France: A New Anti-Police Slogan Emerges

In Paris, we have a police chief who is hated by the population. So much so that many call him “the Nazi,” a pun made with his name in French, Didier “Lallement.” 

It began in March 2019. During a demonstration by the Yellow Vests a fire broke out at Le Fouquet’s restaurant, a Paris restaurant on the Champs Elysées, a symbol of the rich who go to eat there frequently. After this fire, Lallement replaced the previous chief supposedly to prevent events like these from happening again, and therefore, his mission was to toughen the repression immediately.

He had been the police chief of Gironde (Bordeaux), where during the Yellow Vest movement the police he commanded had gouged out many eyes with their rubber bullets and torn up many hands.

Since his appointment, he has been in the spotlight for having said in March that the people in hospitals with the coronavirus were those who failed to comply with lockdown, and he had to publicly apologize. Another time, speaking to a woman in the Yellow Vest movement who was calling him out, he said: “Madame, we are not in the same camp,” at which point Macron had been forced to say, “the police are not a camp.”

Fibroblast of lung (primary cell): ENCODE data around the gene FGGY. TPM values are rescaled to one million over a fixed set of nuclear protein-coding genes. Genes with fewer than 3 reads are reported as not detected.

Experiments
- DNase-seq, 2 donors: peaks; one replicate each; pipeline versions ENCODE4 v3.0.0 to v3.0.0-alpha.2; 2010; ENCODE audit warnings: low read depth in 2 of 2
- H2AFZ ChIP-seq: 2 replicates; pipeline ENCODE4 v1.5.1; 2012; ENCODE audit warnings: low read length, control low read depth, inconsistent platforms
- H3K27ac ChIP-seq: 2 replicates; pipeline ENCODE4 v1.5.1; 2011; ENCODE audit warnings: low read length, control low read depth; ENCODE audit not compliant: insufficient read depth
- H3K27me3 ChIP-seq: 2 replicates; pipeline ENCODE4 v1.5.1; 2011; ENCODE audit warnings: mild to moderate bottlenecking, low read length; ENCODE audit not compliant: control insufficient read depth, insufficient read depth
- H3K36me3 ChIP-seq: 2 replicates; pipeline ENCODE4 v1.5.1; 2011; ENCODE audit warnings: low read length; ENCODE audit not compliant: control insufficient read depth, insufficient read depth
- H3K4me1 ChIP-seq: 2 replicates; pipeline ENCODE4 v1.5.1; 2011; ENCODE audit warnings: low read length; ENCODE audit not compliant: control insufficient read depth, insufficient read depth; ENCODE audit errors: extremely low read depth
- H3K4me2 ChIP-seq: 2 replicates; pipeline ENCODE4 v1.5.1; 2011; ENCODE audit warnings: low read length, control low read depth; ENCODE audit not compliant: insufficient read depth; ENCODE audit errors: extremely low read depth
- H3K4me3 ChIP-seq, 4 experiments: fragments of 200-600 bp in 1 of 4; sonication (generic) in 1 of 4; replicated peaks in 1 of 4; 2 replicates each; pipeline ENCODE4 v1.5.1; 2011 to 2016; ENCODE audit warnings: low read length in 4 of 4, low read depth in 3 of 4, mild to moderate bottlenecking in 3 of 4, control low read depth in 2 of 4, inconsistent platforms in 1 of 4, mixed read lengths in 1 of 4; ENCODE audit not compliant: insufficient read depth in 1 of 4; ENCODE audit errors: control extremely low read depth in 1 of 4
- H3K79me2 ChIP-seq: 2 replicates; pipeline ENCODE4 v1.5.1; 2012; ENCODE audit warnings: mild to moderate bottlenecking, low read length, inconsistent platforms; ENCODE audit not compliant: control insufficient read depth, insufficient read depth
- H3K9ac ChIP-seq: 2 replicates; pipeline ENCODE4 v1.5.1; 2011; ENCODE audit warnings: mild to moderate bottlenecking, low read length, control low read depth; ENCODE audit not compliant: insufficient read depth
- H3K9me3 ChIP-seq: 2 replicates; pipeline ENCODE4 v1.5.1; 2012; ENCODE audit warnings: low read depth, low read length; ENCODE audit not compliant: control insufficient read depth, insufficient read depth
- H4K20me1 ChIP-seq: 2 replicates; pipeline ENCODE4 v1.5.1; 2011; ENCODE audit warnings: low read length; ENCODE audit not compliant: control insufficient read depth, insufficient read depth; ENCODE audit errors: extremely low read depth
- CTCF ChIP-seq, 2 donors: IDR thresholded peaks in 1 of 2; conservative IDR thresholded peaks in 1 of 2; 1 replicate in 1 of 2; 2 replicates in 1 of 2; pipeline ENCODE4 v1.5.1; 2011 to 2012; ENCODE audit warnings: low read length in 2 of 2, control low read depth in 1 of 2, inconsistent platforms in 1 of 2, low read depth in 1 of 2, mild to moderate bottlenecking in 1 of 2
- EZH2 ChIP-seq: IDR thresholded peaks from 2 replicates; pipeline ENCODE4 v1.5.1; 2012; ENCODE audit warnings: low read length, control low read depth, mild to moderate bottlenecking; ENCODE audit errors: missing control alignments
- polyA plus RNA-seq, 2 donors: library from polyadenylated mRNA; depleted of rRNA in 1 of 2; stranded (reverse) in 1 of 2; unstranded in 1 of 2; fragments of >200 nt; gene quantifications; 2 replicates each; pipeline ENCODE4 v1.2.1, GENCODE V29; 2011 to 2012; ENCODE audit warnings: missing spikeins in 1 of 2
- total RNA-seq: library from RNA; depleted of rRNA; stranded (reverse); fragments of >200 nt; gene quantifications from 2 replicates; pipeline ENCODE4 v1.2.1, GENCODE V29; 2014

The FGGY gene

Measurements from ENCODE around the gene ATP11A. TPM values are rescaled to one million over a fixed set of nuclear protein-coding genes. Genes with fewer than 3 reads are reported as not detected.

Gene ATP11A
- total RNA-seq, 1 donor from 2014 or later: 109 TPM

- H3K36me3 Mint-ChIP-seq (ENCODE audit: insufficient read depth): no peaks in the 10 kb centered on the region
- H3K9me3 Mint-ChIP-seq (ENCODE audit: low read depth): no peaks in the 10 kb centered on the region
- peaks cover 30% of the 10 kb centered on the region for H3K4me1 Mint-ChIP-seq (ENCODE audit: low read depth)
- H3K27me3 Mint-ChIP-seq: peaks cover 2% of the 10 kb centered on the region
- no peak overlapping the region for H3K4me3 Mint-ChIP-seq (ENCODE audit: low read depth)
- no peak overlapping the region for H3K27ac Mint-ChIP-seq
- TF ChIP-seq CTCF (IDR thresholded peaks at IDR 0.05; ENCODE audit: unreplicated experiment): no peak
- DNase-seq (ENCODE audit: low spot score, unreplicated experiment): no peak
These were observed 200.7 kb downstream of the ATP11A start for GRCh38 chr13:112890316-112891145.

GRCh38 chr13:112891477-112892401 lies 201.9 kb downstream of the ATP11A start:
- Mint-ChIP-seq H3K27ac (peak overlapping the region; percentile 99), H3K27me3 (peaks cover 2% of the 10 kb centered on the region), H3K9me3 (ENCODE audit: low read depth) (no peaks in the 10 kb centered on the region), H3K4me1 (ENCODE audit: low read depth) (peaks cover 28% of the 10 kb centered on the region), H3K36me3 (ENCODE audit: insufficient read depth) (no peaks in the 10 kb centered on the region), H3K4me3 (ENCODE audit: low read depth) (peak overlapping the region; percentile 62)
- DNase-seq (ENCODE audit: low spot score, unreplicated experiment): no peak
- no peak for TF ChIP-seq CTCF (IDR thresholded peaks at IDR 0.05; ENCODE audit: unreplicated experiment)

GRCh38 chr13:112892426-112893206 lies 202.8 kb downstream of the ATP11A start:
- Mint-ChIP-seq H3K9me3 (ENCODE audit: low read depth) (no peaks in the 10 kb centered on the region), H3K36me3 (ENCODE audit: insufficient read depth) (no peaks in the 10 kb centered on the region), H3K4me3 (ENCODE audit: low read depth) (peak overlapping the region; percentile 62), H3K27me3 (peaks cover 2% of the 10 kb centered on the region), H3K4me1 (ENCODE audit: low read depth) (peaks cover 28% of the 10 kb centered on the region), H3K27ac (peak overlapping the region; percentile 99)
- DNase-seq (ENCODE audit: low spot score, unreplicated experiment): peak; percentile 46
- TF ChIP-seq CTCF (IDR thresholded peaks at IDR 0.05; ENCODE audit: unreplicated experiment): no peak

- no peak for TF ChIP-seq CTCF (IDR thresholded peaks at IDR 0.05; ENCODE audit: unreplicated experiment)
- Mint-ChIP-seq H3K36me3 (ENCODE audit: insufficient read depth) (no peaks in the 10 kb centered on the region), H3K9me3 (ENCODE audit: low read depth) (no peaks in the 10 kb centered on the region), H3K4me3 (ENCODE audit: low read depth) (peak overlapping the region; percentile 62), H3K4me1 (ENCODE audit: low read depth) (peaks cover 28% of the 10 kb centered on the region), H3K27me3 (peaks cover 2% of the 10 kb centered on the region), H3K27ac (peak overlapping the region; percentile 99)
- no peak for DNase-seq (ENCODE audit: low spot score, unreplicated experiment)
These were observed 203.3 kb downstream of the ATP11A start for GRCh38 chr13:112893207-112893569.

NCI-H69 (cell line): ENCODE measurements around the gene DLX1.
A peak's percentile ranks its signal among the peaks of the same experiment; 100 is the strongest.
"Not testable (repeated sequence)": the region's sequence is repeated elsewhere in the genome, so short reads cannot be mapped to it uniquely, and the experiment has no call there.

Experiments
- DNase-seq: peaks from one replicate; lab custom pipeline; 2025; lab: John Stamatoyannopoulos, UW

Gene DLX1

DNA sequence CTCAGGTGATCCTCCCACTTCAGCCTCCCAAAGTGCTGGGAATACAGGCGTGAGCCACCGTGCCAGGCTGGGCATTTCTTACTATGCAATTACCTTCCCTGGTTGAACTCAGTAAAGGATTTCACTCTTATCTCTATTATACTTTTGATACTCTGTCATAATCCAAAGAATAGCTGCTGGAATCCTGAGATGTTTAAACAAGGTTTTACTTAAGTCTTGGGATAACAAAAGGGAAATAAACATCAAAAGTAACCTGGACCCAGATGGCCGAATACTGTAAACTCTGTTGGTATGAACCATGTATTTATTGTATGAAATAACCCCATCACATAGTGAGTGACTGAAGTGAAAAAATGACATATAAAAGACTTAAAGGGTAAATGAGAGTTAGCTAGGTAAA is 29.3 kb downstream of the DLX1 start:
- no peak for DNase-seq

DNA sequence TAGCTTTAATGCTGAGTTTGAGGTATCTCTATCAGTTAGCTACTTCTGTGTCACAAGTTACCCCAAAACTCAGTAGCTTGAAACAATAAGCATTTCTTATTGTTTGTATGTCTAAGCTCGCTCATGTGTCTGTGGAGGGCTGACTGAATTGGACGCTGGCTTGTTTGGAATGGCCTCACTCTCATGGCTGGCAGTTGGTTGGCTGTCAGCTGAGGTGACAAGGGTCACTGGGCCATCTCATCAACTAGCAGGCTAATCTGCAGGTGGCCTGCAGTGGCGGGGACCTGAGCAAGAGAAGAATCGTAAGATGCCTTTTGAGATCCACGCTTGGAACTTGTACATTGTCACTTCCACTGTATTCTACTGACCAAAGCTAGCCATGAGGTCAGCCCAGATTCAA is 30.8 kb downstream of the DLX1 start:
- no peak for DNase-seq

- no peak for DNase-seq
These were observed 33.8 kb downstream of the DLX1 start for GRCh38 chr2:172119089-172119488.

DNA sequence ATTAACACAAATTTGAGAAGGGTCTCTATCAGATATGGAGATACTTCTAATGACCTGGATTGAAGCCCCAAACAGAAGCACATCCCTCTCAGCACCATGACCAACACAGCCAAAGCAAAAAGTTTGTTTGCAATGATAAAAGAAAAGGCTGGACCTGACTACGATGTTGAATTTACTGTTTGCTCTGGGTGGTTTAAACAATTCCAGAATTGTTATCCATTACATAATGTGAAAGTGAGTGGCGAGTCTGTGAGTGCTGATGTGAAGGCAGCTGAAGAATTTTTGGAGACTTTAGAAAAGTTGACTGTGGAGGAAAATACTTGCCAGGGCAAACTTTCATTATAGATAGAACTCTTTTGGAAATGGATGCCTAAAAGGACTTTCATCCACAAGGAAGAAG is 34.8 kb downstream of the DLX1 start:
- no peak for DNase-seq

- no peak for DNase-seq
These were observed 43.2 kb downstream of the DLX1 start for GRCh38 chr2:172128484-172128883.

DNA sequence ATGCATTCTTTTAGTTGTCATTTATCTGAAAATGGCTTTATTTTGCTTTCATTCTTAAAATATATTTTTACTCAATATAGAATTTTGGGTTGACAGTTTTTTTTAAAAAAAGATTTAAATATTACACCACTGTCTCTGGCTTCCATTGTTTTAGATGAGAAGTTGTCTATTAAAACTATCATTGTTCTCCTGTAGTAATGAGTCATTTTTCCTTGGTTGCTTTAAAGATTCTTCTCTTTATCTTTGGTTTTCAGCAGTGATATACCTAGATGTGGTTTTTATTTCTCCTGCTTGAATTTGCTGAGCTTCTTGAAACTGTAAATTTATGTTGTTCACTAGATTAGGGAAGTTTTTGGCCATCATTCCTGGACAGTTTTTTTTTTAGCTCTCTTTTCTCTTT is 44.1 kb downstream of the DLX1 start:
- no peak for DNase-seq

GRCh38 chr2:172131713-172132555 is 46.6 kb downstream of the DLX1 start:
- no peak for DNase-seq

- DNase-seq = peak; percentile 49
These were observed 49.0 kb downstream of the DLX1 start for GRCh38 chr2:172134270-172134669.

He has a truly authoritarian conception of the police, and gives very tough orders as to how to deal with the demonstrators. Lately, it was he who ordered the shameful expulsion of migrants from Place de la République in Paris, and allowed the police to beat journalists. It is again he who would like to outlaw demonstrations against the “Global Security Law,” which includes an article that would ban any filming of cops.

In short, this police chief is quite a symbol. The symbol of this government that serves the rich who, in order to enforce their class policy, use a police force managed by a chief that they take great pleasure in obeying!